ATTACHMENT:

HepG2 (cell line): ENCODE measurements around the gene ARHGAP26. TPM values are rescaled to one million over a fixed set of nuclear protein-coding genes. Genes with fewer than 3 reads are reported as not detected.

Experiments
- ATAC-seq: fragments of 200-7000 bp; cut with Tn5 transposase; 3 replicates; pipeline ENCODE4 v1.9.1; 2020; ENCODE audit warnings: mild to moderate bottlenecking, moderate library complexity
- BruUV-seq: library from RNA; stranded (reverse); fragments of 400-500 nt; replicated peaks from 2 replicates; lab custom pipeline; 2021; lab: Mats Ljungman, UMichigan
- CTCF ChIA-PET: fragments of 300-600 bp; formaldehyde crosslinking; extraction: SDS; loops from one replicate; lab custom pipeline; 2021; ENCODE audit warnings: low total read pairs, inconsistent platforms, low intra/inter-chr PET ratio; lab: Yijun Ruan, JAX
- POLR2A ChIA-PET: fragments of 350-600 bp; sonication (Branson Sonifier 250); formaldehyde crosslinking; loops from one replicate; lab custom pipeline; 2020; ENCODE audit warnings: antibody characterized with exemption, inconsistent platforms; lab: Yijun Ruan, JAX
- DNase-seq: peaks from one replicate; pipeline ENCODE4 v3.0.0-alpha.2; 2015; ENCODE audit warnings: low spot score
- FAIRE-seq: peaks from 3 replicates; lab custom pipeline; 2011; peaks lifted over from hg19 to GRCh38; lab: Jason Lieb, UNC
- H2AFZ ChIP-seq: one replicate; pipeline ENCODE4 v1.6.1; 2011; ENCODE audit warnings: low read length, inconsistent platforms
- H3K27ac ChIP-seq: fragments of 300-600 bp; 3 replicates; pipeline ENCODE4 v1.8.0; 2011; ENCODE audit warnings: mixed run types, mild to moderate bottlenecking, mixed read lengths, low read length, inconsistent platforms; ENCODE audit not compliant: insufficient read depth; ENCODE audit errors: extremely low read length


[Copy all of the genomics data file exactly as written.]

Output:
HepG2 (cell line): ENCODE measurements around the gene ARHGAP26. TPM values are rescaled to one million over a fixed set of nuclear protein-coding genes. Genes with fewer than 3 reads are reported as not detected.

Experiments
- ATAC-seq: fragments of 200-7000 bp; cut with Tn5 transposase; 3 replicates; pipeline ENCODE4 v1.9.1; 2020; ENCODE audit warnings: mild to moderate bottlenecking, moderate library complexity
- BruUV-seq: library from RNA; stranded (reverse); fragments of 400-500 nt; replicated peaks from 2 replicates; lab custom pipeline; 2021; lab: Mats Ljungman, UMichigan
- CTCF ChIA-PET: fragments of 300-600 bp; formaldehyde crosslinking; extraction: SDS; loops from one replicate; lab custom pipeline; 2021; ENCODE audit warnings: low total read pairs, inconsistent platforms, low intra/inter-chr PET ratio; lab: Yijun Ruan, JAX
- POLR2A ChIA-PET: fragments of 350-600 bp; sonication (Branson Sonifier 250); formaldehyde crosslinking; loops from one replicate; lab custom pipeline; 2020; ENCODE audit warnings: antibody characterized with exemption, inconsistent platforms; lab: Yijun Ruan, JAX
- DNase-seq: peaks from one replicate; pipeline ENCODE4 v3.0.0-alpha.2; 2015; ENCODE audit warnings: low spot score
- FAIRE-seq: peaks from 3 replicates; lab custom pipeline; 2011; peaks lifted over from hg19 to GRCh38; lab: Jason Lieb, UNC
- H2AFZ ChIP-seq: one replicate; pipeline ENCODE4 v1.6.1; 2011; ENCODE audit warnings: low read length, inconsistent platforms
- H3K27ac ChIP-seq: fragments of 300-600 bp; 3 replicates; pipeline ENCODE4 v1.8.0; 2011; ENCODE audit warnings: mixed run types, mild to moderate bottlenecking, mixed read lengths, low read length, inconsistent platforms; ENCODE audit not compliant: insufficient read depth; ENCODE audit errors: extremely low read length